President Trump on Wednesday announced “a major breakthrough” in Syria amid bipartisan anger over his decision to pull U.S. troops from the region, allowing a Turkish invasion that has displaced more than 100,000 of America's Kurdish allies.
He said he was suspending the economic sanctions imposed last week to punish Turkey for the invasion.
In a brief address from the White House, Trump said the administration was informed by Turkey that it would be stopping combat, and that a 120-hour temporary ceasefire, which ended Tuesday, would be made permanent.
“It will indeed be permanent,” Trump said. “However, you would also define the word permanent in that part of the world as somewhat questionable. We all understand that. But I do believe it will be permanent.”
The president said all economic sanctions imposed on Turkey will be lifted “unless something happens that we’re not happy with.”
“This was an outcome created by us, the United States, and nobody else,” Trump said. “No other nation, very simple.”
The declaration came a day after Russia and Turkey agreed on a plan to divvy up control of an area that had been controlled by the U.S. and Kurdish forces who fought for years together against ISIS.
“Turkey, Syria and all forms of the Kurds have been fighting for centuries,” the president said. “We’ve done a great job for all of them, and now we’re getting out.”
In fact, the region was largely peaceful under the reign of the Ottoman Turks from the 14th until the early 20th centuries.
Trump added: “Let someone else fight over this long-bloodstained sand.”
Earlier this month, Trump decided to abruptly withdraw U.S. troops from northern Syria, a move that effectively abandoned the Kurds and allowed Turkey to invade the territory. Trump’s decision, which came after a phone call with Turkish President Recep Tayyip Erdogan, triggered widespread bipartisan backlash.
The president defended the move by noting that Turkey wanted the area “cleaned out” of Kurdish militias it regards as terrorists and that “we never agreed to protect the Kurds for the rest of their lives.”
“We must always have the backs of our allies, if we expect them to have our back,” Nikki Haley, Trump's former ambassador to the United Nations, tweeted on Oct. 7. “The Kurds were instrumental in our successful fight against ISIS in Syria. Leaving them to die is a big mistake.”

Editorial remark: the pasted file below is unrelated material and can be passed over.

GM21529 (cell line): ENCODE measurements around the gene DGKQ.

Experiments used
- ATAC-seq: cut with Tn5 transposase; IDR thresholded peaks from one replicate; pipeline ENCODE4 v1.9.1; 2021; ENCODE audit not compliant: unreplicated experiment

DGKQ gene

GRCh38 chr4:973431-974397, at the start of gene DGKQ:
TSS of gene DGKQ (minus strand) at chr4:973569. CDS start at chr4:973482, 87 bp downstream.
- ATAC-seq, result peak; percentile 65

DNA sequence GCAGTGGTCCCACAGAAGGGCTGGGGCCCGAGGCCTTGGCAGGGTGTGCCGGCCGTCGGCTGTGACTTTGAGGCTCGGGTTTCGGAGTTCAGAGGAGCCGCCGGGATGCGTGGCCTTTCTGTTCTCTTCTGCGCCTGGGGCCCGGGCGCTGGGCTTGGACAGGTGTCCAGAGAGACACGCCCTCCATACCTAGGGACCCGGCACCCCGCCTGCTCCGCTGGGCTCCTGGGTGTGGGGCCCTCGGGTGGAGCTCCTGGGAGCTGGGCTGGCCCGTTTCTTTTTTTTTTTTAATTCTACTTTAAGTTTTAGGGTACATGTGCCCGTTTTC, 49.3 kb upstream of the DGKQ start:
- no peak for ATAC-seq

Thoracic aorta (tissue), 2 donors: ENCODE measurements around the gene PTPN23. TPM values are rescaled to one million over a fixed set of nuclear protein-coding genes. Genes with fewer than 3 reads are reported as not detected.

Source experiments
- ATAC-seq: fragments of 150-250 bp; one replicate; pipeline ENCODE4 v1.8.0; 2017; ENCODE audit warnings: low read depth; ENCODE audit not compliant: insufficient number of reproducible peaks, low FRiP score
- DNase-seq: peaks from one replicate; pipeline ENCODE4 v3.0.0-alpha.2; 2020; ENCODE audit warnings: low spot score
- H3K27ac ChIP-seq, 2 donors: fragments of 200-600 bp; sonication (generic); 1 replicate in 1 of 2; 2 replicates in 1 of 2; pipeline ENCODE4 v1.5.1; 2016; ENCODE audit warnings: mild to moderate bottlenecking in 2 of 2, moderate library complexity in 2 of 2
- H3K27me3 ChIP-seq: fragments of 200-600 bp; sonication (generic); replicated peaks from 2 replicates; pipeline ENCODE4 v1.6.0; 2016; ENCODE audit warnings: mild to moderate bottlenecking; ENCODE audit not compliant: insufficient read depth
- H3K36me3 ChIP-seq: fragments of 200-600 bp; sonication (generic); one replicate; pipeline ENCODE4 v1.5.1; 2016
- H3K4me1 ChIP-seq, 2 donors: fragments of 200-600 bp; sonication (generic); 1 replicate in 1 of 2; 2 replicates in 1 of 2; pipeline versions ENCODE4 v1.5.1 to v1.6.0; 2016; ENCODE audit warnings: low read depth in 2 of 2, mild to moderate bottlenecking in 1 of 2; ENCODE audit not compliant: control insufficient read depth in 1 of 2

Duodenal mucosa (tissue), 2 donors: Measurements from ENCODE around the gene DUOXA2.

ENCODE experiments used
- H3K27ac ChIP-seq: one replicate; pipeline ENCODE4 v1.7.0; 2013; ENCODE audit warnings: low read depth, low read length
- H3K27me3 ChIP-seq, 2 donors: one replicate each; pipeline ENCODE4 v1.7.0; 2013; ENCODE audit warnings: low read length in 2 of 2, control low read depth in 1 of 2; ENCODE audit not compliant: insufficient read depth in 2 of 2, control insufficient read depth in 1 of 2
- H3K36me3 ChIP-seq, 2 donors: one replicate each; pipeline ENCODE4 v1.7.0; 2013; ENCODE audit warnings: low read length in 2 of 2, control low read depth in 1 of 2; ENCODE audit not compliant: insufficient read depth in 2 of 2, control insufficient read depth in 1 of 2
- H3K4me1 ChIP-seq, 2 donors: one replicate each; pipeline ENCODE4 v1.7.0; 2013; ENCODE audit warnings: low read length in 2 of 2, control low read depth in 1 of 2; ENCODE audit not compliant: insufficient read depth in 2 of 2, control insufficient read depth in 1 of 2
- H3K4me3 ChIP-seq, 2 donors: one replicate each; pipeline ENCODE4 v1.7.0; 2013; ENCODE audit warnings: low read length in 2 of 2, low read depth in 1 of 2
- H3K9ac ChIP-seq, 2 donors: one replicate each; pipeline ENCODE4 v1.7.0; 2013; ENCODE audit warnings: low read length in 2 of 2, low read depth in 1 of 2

Sen. Lindsey Graham, R-S.C., initially called the decision “shameless” and predicted that if Trump followed through, “it would be the biggest mistake of his presidency.”
“We can’t abandon the Kurds now,” Graham said on Fox News. “We can’t turn it over to Turkey. To think that would work is really delusional and dangerous.”
Graham has since changed his view, saying he is “increasingly optimistic” that Trump’s strategy would yield “historic solutions.”
But most leading Republicans on Capitol Hill remain skeptical.
Senate Majority Leader Mitch McConnell introduced a resolution Tuesday in opposition to Trump’s withdrawal from Syria, warning that the decision has benefited Syrian President Bashar Assad, ISIS, Russia and Iran.
“Withdrawing from Syria will invite more of the chaos that breeds terrorism and creates a vacuum our adversaries will certainly fill,” McConnell said on the Senate floor. (Last week, the House voted 354-60 to overwhelmingly approve a similar resolution condemning the pullout.)
McConnell also urged Trump to rescind his invitation for Erdogan to visit the White House.
Testifying before the Senate Foreign Relations Committee, Jim Jeffrey, the U.S. special envoy for Syria and the Global Coalition to Defeat ISIS, said he had not been consulted or advised in advance of Trump’s decision to pull U.S. troops from northeastern Syria.
While Jeffrey insisted Turkey “has not really gained all that much from this,” he admitted that Erdogan “has scrambled the entire northeast, undercut our efforts against ISIS and brought in the Russians and the Syrian regime forces in a way that is really tragic for everybody involved.”
At the White House, Trump said that a “few” ISIS detainees escaped prisons in northern Syria following the withdrawal of U.S. troops.
Appearing before House lawmakers on Wednesday, Jeffrey put the number of escaped ISIS fighters at more than 100.
“We do not know where they are,” he said.
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